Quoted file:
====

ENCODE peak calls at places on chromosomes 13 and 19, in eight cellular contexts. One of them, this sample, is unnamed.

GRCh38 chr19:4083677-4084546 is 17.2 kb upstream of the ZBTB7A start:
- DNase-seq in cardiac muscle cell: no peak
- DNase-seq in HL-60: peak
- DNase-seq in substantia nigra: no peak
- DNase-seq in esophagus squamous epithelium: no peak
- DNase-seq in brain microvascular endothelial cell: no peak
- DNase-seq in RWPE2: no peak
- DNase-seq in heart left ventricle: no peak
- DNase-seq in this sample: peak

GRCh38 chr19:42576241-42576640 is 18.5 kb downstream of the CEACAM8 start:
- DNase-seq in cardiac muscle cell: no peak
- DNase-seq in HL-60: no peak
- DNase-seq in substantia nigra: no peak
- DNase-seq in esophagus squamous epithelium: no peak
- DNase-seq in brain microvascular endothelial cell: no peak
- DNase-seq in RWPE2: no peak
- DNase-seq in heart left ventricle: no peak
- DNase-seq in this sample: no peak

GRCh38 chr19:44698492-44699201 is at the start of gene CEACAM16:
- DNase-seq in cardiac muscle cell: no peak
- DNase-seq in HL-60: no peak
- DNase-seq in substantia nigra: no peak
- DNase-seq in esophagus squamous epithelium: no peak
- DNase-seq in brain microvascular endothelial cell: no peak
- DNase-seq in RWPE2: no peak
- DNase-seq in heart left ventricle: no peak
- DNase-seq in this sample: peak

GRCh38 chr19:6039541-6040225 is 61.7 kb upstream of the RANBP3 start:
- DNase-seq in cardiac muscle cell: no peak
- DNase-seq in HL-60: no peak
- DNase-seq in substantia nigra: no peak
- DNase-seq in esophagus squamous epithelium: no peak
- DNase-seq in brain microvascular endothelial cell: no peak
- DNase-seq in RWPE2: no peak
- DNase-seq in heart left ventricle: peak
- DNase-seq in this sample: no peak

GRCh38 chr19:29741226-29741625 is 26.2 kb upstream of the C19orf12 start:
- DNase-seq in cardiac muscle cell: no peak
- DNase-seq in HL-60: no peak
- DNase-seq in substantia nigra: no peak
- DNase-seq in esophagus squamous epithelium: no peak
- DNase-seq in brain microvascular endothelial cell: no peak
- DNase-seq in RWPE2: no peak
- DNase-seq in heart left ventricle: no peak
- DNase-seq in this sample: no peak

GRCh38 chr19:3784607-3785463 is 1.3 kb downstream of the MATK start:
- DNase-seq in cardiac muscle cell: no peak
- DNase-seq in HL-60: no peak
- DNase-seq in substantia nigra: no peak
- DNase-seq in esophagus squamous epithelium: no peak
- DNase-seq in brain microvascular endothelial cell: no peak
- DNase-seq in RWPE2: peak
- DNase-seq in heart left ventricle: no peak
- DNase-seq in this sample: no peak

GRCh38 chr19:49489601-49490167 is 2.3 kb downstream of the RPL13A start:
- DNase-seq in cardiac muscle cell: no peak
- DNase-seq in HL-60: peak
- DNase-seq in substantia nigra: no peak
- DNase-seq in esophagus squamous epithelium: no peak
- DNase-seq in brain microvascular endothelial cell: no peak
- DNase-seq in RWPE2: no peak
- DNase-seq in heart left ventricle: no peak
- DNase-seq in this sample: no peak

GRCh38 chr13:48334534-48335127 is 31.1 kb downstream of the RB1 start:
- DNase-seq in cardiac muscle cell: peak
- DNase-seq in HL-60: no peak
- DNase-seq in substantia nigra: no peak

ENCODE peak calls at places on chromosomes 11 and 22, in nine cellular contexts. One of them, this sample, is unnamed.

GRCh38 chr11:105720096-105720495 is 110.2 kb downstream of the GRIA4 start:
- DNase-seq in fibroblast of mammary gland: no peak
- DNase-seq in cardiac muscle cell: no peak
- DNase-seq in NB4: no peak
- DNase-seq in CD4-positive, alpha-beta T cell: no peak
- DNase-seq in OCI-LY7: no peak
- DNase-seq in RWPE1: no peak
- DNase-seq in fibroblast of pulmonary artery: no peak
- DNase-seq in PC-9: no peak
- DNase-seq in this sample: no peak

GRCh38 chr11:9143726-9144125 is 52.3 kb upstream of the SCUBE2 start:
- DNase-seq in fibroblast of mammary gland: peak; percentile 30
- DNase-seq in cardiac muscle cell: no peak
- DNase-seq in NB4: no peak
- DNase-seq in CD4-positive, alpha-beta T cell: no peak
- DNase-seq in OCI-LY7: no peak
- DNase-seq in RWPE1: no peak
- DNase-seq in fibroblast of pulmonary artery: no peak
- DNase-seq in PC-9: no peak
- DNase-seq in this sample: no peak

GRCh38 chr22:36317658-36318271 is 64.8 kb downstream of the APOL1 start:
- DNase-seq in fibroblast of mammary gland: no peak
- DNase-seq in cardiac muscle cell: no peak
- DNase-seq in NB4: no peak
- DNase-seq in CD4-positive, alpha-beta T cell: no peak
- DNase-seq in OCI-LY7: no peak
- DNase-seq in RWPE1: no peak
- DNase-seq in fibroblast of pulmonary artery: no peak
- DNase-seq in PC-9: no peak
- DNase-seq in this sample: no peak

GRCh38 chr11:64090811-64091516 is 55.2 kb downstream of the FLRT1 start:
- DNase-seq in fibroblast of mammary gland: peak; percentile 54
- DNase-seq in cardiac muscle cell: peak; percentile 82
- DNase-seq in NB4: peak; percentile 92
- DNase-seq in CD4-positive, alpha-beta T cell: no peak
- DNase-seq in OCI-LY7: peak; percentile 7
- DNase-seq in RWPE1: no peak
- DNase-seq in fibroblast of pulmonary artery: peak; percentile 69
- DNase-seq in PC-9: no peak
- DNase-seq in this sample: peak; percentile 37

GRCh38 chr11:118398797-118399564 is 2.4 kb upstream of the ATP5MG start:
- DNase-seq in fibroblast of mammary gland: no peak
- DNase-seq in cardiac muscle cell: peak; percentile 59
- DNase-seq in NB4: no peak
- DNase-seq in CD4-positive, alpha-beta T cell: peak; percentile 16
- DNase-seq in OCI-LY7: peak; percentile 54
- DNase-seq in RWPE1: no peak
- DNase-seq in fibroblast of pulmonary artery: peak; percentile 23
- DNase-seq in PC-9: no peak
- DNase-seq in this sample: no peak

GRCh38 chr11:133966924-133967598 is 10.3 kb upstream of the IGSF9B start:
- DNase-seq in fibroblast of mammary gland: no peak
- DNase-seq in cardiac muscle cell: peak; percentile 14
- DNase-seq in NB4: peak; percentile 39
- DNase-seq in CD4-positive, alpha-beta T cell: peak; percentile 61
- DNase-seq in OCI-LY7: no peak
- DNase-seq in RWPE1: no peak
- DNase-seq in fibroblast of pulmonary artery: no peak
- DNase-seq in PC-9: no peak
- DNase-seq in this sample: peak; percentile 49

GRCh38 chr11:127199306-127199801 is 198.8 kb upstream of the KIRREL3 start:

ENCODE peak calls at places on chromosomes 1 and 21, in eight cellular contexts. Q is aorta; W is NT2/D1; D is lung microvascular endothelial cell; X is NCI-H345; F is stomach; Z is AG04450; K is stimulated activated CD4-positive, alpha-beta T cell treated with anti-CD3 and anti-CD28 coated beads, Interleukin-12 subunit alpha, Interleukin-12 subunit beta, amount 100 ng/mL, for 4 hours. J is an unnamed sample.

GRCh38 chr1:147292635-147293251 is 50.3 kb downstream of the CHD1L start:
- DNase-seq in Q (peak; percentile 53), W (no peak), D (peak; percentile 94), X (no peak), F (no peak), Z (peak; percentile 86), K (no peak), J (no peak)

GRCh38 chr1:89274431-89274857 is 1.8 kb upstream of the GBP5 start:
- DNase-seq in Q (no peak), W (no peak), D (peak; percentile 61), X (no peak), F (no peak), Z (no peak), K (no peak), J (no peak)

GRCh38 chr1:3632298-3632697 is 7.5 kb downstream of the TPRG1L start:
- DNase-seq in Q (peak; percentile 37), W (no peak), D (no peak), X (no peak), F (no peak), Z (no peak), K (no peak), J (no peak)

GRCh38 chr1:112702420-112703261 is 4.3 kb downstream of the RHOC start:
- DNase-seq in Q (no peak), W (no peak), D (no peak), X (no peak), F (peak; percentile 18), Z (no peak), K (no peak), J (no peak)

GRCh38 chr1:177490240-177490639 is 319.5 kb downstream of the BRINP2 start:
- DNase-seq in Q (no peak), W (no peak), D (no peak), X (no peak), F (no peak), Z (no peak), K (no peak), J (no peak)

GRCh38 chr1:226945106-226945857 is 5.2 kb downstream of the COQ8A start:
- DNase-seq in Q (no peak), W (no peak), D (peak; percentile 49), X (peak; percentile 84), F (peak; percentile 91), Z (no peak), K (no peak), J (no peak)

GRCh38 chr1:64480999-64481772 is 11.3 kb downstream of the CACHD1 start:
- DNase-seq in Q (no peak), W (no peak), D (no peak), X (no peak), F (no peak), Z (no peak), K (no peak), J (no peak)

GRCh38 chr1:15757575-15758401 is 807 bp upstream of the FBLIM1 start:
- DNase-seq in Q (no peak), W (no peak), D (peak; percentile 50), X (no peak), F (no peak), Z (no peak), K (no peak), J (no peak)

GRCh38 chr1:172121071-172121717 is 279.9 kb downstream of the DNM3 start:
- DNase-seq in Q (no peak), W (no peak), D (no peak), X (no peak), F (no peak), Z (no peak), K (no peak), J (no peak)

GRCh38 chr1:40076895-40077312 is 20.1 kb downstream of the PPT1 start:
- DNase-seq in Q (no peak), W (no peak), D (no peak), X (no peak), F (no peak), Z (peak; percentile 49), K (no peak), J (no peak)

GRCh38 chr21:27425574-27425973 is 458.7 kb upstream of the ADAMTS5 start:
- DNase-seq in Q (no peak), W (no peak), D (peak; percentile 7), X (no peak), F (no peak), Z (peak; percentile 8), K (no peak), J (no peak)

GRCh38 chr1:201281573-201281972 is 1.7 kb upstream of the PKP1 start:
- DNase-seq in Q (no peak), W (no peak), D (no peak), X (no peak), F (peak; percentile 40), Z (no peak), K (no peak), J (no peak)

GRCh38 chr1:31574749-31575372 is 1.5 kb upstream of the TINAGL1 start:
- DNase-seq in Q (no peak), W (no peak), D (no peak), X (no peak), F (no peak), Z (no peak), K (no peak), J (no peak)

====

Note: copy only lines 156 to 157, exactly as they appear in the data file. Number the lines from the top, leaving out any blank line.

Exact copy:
GRCh38 chr1:31574749-31575372 is 1.5 kb upstream of the TINAGL1 start:
- DNase-seq in Q (no peak), W (no peak), D (no peak), X (no peak), F (no peak), Z (no peak), K (no peak), J (no peak)